Gordon pump-faked at the top of the circle and Collison bit. Gordon leaned forward, drew contact and heaved a shot that hit the backboard square and dropped in with 4.7 seconds to play. He completed the 3-point play to close it out just as Vasquez envisioned.
“Our record really doesn’t identify who we are,” Vasquez said. “We have been in games and because our inexperience really gets to us, teams have been able to beat us the last two minutes of the game. But it is a learning process. I tell you, we have this vision that we are going to be a great team, and that takes some time. In the NBA, it’s too cruel, it’s cold-blooded. You’ve got to understand that you have to have really a strong mindset because it’s not going to be easy. We’re going through that.”
And on this night they persevered when they could have folded multiple times. After leading 25-19, Dallas bridged the first and second quarters with a 13-0 run. The Mavs led by 11 in the third quarter and with Dirk Nowitzki having made his debut in the starting lineup in his seventh game back, they looked to be salting away a game they desperately needed before embarking on a three-game road trip.
But Nowitzki, who finished with 20 points, would be held to three points on 1-for-5 shooting in the fourth quarter and overtime. Instead it was Vasquez and the 24-year-old Gordon taking charge.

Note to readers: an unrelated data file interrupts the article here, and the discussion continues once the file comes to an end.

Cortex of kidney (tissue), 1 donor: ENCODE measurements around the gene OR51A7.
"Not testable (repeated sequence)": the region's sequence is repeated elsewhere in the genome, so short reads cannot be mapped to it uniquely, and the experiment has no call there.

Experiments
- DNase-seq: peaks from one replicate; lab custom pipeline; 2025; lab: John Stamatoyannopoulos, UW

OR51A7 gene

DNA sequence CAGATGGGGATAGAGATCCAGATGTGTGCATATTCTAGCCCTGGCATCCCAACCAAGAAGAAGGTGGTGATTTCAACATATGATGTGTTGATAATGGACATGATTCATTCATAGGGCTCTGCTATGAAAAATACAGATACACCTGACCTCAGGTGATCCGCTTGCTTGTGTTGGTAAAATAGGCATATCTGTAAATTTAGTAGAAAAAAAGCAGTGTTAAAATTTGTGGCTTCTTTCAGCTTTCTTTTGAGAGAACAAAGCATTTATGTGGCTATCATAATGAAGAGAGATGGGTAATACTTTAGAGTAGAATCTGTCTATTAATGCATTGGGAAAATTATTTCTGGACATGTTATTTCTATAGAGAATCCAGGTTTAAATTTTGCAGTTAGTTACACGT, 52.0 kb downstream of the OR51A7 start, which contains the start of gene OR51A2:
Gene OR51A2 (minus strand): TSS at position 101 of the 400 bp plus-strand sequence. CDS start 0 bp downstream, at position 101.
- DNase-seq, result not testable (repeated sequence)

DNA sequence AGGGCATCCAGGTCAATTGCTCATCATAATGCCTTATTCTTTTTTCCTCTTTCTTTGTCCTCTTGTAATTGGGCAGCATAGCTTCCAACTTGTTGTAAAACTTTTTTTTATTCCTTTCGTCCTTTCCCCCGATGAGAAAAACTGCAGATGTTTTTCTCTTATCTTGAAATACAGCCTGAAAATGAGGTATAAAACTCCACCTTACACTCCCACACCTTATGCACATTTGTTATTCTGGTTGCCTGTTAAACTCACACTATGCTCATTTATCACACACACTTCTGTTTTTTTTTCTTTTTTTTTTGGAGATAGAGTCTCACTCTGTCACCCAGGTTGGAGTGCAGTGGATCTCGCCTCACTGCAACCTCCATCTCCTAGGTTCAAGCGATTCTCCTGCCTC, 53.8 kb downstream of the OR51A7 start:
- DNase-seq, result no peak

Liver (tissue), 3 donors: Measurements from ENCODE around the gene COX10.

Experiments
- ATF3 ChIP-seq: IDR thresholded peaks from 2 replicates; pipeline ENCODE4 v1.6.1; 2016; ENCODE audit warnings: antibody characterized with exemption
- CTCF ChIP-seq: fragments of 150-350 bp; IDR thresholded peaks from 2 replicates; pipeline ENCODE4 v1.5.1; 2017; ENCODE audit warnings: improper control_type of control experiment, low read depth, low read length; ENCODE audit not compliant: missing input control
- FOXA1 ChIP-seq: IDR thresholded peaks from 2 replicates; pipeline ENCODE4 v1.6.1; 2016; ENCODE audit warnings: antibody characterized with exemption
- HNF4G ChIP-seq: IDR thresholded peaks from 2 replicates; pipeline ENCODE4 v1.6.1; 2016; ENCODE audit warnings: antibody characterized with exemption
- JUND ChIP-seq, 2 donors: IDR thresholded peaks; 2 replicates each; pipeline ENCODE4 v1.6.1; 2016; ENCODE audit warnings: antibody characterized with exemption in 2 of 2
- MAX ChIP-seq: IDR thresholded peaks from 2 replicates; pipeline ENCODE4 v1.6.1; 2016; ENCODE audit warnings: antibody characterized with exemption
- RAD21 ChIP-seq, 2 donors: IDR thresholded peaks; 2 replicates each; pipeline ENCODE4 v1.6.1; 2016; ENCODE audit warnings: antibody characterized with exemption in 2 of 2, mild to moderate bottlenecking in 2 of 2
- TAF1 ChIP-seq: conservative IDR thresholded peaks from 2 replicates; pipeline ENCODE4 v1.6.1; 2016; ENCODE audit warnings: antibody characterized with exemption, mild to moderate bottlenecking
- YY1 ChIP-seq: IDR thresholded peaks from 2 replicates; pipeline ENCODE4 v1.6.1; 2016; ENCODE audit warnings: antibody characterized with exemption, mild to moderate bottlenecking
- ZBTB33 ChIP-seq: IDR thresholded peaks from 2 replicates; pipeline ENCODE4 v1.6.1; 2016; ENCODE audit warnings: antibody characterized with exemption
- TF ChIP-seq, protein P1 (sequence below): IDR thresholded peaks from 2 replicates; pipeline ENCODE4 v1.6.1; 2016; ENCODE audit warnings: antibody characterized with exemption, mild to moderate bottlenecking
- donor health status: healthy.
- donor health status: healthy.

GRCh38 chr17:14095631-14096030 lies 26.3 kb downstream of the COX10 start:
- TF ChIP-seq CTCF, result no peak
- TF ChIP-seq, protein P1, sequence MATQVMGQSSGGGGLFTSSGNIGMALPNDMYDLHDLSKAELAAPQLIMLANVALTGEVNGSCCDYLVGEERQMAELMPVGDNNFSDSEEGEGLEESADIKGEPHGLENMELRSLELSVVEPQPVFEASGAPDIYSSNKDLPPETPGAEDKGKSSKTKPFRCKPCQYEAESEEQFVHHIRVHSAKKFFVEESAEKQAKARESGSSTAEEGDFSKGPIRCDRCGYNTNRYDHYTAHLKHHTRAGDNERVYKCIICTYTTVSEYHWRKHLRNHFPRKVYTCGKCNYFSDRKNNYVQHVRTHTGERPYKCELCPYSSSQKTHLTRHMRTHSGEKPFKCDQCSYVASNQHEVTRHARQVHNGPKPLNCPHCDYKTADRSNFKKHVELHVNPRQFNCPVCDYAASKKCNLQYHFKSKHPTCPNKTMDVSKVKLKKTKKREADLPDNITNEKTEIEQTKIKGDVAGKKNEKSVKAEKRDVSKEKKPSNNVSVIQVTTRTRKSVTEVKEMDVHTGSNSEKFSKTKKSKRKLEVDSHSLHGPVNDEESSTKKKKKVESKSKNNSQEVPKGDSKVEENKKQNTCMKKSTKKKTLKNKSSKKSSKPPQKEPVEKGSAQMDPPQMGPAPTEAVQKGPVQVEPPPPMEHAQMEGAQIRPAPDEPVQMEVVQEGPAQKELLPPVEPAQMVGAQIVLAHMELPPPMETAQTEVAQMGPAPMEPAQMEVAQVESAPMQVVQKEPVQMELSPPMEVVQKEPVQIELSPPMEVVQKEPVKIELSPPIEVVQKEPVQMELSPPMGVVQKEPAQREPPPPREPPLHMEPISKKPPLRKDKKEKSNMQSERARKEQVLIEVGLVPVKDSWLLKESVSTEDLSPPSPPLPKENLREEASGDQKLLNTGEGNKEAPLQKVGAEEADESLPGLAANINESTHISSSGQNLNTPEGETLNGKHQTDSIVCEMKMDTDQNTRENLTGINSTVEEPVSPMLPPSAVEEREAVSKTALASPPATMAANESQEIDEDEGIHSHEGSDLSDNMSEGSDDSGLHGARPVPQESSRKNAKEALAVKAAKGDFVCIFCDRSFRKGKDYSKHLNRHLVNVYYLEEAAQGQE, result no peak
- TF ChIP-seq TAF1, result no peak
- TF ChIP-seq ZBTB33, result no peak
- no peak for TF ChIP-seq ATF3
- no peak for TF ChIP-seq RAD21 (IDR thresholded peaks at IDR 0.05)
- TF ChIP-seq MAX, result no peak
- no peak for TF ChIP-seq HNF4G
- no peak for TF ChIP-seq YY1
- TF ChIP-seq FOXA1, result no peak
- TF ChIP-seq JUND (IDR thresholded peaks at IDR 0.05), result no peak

Asked before the game what he hoped to get from his first-time starting five, Williams, the Hornets’ impressive 41-year-old coach said, “Wins.”
He got one. More importantly his young, clawing team finally got rewarded for their effort and got a glimpse for once of what a closer looks like on their own squad. For the first time in the 20th game this season that New Orleans trailed after three quarters, they pulled one out.
“Eric is a player that most people on the East Coast and even here don’t get to see because the Clippers didn’t play on TV as much, or at all when he was there,” Williams said. “But he’s a guy that can score the ball. He can shoot 3s, he can attack the basket, he can get to the free-throw line.”